And how's the hot, red, rosy juice?"
"'Mm!" says the country-dog, "I think
I sort o' see a little blink
O' what you mean." And then he stops
And turns and looks up street and lops
His old wet tongue out, and says he,
Lickin' his lips, all slobbery,
"Ad-drat my melts! you're jes' my man! --
I'll trust you, 'cause I know I can!"
And then he says, "I'll tell you jes'
How things is, and Chape's carelessness
About his sheep, -- fer instance, say,
To-morry Chapes'll all be 'way
To Sund'y-meetin' -- and ag'in
At night." "At night? That lets us in! --
'Better the day'" -- the town-dog says --
"'Better the deed.' We'll pray; Lord, yes! --
May the outpourin' grace be shed
Abroad, and all hearts comforted
Accordin' to their lights!" says he,
"And that, of course, means you and me."
And then they both snarled, low and quiet --
Swore where they'd meet. And both stood by it!
Jes' half-past eight on Sund'y night,
Them two dogs meets, -- the town-dog, light
O' foot, though five mile' he had spanned
O' field, beech-wood and bottom-land.
But, as books says, -- we draw a veil
Over this chapter of the tale! . . .
Yit when them two infernal, mean,
Low, orn'ry whelps has left the scene
O' carnage -- chased and putt to death
The last pore sheep, -- they've yit got breath
Enough to laugh and joke about
The fun they've had, while they sneak out
The woods-way fer the old crick where
They both plunge in and wash their hair
And rench their bloody mouths, and grin,
As each one skulks off home ag'in --
Jes' innardly too proud and glad
To keep theirselves from kind o' struttin',
Thinkin' about the fun they'd had --
When their blame wizzens needed cuttin'!
Dogs is deliber't. -- They can bide
Their time till s'picions all has died.
The country-dog don't 'pear to care
Fer town no more, -- he's off somewhere
When the folks whistles, as they head
The team t'ards town. As I jes' said, --
Dogs is deliber't, don't forgit!
So this-here dog he's got the grit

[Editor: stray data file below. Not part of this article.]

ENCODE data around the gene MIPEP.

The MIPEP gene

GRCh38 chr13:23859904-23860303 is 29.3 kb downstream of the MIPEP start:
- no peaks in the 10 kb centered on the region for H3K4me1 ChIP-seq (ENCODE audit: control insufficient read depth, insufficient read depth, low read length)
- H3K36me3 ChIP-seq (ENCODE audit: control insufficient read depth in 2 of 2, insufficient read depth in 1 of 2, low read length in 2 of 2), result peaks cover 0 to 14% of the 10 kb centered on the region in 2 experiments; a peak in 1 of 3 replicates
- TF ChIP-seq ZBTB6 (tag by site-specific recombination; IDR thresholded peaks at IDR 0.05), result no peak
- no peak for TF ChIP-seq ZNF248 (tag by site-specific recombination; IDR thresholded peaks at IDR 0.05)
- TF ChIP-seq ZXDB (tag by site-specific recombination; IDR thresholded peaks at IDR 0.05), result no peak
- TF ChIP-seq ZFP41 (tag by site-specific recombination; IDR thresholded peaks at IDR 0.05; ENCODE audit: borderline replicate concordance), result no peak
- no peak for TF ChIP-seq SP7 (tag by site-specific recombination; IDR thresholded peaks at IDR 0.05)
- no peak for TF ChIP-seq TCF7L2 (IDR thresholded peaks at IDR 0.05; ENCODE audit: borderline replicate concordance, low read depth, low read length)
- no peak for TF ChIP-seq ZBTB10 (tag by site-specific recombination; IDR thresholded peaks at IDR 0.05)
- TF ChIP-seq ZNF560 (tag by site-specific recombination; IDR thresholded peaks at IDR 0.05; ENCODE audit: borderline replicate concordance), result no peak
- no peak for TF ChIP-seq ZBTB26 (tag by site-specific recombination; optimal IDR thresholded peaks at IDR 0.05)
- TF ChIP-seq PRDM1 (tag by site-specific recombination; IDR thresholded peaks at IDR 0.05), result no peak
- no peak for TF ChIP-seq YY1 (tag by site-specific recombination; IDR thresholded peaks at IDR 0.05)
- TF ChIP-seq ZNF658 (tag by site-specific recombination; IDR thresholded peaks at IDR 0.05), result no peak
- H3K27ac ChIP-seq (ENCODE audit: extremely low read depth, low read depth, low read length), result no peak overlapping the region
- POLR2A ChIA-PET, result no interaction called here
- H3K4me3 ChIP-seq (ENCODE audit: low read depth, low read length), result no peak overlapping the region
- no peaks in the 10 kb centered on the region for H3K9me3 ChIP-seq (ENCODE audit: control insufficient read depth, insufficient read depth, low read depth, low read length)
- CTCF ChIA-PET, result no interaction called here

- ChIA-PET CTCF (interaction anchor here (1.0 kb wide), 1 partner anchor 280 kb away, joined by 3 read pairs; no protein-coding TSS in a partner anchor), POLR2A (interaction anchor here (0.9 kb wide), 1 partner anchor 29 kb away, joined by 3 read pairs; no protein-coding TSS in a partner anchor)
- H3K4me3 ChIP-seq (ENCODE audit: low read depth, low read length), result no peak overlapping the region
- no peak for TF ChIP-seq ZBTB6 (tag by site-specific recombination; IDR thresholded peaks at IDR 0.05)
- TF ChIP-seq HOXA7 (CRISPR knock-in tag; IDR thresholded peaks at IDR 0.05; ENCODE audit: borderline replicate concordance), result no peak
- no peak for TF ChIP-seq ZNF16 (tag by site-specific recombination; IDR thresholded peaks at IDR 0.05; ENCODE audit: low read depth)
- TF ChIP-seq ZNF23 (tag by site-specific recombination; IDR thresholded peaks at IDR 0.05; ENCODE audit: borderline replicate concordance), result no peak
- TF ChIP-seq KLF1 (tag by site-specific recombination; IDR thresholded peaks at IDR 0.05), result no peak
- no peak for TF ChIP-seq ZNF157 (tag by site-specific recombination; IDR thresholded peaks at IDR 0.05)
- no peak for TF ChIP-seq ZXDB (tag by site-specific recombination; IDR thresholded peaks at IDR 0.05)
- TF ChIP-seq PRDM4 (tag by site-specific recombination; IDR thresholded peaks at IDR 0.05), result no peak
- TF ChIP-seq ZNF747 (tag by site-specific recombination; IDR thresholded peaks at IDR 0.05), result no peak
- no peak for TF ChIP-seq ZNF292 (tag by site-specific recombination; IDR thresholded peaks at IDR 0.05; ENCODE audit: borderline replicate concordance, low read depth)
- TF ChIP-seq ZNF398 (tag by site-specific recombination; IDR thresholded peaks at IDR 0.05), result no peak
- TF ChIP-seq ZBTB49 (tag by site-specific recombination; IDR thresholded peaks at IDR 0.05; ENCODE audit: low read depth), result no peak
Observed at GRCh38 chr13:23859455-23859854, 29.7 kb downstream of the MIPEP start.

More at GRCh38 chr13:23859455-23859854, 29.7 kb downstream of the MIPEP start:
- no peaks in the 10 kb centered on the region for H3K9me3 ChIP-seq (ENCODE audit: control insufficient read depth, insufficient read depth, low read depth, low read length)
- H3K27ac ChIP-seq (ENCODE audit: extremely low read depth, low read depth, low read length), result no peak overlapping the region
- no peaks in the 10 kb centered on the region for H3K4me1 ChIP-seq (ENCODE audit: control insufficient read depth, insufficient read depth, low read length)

To jes' deprive hisse'f o' town
For 'bout three weeks. But time rolls roun'! . . .
Same as they first met: -- Saturday --
Same Court-house -- hitch-rack -- and same way
The team wuz hitched -- same wagon where
The same jay-dog growls under there
When same town-dog comes loafin' by,
With the most innocentest eye
And giner'l meek and lowly style,
As though he'd never cracked a smile
In all his mortal days! -- And both
Them dogs is strangers, you'd take oath! --
Both keeps a-lookin' sharp, to see
If folks is watchin' -- jes' the way
They acted that first Saturday
They talked so confidentchully.
"Well" -- says the town-dog, in a low
And careless tone -- "Well, whatch you know?"
"'Know?'" says the country-dog -- "Lots more
Than some smart people knows -- that's shore!"
And then, in his dog-language, he
Explains how slick he had to be
When some suspicious folks come roun'
A-tryin' to track and run him down --
Like he'd had anything to do
With killin' over fifty head
O' sheep! "Jes' think! -- and me" -- he said,
"And me as innocent as you,
That very hour, five mile' away
In this town like you air to-day!"
"Ah!" says the town-dog, "there's the beauty
O' bein' prepared for what may be,
And washin' when you've done your duty! --
No stain o' blood on you er me
Ner wool in our teeth! -- Then," says he,
"When wicked man has wronged us so,
We ort to learn to be forgivin' --
Half the world, of course, don't know
How the other gits its livin'!"